The 6-3 Beal is from St. Louis and played one year at the University of Florida for Billy Donovan, who now coaches the Bulls. Beal now plays for Scott Brooks, whom Donovan succeed for the Oklahoma City Thunder. Beal was the third pick in the 2012 NBA draft after Anthony Davis and Michael Kidd-Gilchrist, Beal regarded then as primarily a catch-and-shoot guard joining John Wall with the Wizards. In his second season, the 27-year-old Beal finished second to former Bull Marco Belinelli in the All-Star Three-point contest.
Beal averaged almost 25 games per season missed with injuries his first four years with a wrist fracture and several leg injuries. His longevity was frequently questioned. It's often the fate of players leaving college so quickly. But in his fifth and sixth seasons, Beal played every game and led the league in minutes in 2019. Beal and Wall clashed several times apparently over their importance to the team before Wall's injuries the last two years elevated Beal to team leader. He was an All-Star in 2018 and 2019. He's played in 40 playoff games with a 22.7 per game average. The Wizards are 21-19 in those games with a 4-1 victory over the Bulls in the 2014 first round.
LaVine, 25, played one year at UCLA before being the 13th selection in the 2014 draft after Nik Stauskas, Noah Vonleh, Elfrid Payton, Doug McDermott and Dario Saric. Andrew Wiggins and Jabari Parker were Nos. 1 and 2 in that draft before Joel Embiid. LaVine, a two-time All-Star Slam Dunk champion, was on the way to a breakout season in 2016-17 playing with Wiggins and Karl-Anthony Towns when he tore his ACL. He was part of the Jimmy Butler trade in June 2017 and came back for the Bulls in early 2018, though limited. He played 24 games. He then recovered to average 23.7 in 2019 and 25.5 last season, though the Bulls were going through a rebuilding project with multiple lottery appearances, roster tryouts and coaching changes. His Bulls now seem somewhat ahead of Beal's Wizards even as Washington traded Wall for Russell Westbrook.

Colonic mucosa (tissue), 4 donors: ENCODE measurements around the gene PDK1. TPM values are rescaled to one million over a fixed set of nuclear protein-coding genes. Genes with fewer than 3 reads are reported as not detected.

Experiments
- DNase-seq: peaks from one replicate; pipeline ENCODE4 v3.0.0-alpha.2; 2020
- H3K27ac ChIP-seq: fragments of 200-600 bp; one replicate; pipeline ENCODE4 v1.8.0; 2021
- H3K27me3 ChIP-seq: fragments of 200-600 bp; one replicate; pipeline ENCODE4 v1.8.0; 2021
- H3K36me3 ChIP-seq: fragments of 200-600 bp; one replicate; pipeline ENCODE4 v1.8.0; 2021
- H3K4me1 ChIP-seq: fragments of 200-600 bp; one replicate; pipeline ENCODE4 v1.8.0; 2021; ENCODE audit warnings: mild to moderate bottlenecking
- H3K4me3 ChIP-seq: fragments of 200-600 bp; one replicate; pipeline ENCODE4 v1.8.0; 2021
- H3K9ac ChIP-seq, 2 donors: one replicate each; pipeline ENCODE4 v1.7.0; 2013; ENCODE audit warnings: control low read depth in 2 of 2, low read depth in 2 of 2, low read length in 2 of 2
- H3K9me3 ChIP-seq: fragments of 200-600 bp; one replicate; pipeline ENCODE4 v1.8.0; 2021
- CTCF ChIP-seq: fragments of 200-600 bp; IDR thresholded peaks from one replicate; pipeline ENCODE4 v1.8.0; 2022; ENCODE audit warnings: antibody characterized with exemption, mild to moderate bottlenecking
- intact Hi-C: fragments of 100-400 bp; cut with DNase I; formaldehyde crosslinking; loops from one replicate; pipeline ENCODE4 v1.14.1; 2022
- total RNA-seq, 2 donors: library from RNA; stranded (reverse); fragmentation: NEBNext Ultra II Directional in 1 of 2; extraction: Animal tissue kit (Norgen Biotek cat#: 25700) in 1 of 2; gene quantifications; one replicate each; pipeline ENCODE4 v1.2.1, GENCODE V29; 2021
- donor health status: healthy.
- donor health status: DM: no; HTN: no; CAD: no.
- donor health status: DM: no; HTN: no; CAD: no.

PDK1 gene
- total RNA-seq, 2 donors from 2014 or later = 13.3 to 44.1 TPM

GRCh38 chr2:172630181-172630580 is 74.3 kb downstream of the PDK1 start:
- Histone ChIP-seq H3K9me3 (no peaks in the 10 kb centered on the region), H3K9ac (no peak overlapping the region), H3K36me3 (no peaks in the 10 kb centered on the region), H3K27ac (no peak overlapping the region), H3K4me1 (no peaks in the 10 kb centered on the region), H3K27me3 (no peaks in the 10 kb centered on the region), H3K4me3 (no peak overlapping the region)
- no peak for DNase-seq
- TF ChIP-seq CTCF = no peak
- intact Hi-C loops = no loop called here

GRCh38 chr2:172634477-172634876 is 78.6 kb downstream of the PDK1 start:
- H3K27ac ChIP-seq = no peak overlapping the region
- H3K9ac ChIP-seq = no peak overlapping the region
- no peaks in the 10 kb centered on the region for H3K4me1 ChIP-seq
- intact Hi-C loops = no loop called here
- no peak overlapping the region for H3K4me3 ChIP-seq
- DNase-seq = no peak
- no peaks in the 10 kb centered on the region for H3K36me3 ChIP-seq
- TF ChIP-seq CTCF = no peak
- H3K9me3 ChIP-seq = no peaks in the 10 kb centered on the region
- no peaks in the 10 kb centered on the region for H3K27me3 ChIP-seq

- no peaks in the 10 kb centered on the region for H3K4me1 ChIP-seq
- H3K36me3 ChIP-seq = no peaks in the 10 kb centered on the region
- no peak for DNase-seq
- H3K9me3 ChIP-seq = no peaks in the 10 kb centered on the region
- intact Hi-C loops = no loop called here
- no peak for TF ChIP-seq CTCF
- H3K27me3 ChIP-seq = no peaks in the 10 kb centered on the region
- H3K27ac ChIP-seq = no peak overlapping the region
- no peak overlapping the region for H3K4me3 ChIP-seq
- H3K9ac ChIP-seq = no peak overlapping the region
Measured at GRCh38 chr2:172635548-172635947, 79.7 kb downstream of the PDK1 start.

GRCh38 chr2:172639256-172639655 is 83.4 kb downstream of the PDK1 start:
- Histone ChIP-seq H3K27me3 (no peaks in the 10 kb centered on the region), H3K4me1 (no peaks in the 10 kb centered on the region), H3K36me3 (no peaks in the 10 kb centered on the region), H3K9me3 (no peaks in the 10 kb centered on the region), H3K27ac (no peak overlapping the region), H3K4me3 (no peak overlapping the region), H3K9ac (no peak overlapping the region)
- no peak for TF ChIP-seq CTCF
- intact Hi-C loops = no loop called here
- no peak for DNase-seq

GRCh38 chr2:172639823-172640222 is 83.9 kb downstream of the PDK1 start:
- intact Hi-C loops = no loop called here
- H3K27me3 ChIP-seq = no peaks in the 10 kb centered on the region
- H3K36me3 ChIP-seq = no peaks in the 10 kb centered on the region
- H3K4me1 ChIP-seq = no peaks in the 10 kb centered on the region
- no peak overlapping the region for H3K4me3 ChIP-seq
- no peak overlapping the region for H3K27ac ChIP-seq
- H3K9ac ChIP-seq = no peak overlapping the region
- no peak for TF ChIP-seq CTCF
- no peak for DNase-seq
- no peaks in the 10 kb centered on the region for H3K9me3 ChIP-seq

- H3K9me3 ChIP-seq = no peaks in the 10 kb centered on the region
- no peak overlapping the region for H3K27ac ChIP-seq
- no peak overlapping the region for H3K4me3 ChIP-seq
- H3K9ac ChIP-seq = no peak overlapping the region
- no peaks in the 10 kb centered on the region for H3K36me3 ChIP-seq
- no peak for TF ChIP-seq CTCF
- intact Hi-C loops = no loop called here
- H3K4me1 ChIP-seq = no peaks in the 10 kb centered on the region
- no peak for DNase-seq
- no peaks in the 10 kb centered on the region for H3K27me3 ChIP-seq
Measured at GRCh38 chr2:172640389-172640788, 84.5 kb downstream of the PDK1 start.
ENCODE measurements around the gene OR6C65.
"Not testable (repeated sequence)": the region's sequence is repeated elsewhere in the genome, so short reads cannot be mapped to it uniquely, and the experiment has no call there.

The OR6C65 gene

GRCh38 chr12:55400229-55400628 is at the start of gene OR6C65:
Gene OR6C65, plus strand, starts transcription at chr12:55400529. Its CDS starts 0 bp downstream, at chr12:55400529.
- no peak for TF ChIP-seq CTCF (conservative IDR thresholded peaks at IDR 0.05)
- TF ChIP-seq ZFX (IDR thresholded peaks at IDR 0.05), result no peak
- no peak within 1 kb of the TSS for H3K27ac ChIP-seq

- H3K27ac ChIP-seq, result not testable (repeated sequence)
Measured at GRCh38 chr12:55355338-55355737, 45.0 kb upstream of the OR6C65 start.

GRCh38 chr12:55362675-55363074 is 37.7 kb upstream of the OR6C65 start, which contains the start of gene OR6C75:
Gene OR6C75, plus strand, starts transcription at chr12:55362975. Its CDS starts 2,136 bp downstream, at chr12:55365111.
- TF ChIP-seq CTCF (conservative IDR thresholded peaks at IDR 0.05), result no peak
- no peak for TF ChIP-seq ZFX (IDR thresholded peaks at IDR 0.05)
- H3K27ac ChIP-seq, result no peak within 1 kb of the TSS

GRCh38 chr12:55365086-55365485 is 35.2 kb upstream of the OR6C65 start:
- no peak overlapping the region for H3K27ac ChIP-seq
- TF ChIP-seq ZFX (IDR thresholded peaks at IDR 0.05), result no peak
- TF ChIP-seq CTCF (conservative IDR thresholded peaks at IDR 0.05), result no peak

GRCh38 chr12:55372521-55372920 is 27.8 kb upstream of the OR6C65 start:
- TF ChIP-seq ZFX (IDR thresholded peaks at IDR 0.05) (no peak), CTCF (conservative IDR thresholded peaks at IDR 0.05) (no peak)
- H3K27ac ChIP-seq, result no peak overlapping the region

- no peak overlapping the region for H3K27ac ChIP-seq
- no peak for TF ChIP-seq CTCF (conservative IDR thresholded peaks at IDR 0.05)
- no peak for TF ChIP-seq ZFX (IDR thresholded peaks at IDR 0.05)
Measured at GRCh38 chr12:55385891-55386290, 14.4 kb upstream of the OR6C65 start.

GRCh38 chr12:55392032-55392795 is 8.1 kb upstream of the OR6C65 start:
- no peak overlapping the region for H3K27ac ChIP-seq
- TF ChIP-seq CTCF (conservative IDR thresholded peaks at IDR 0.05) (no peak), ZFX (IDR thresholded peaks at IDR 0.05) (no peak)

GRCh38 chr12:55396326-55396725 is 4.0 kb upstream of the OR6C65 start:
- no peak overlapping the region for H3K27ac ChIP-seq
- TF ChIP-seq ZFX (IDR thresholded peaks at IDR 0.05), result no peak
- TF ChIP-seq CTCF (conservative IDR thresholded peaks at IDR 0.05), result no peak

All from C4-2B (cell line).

It's not rare for stars wars with players in the NBA like Stephen Curry, Kevin Durant, James Harden, Kyrie Irving, Damian Lillard and Luka Doncic. But it's always special when scorers as dynamic as Beal and LaVine are matched up and perhaps against one another.
The Bulls in late December swept the two-game series with the Wizards that also began the multiple Bulls Covid absences. The Bulls held Beal and Westbrook each below 30 points in both games.
"Zach, he's had trials and tribulations throughout his career," noted Denzel Valentine Saturday. "Going to Minnesota (at 19) and then coming here, coming off an ACL and being thrown into the fire like, ‘Alright, the Chicago Bulls are yours.' Trying to at 23 be the best player on a top three market team; that's a lot of pressure. I think he's gotten better each and every year. It's amazing to see that he's gotten better and he has a bright future ahead of him. I'm just excited to see where it goes.''
Those things cannot be predicted in the baffling and often unsettled sports world.
So the best advice is to enjoy what's ahead. Which is LaVine and Beal.
If not a matchup of eternal legends, perhaps it's a glimpse of what it was like to see Dirk against Paul Pierce, Vince Carter against Tracy McGrady, Ray Allen against Reggie Miller.
It's the sort of night that makes a Monday in February special even when there's no more football.
It all comes down, at least for one night, to Monday Night.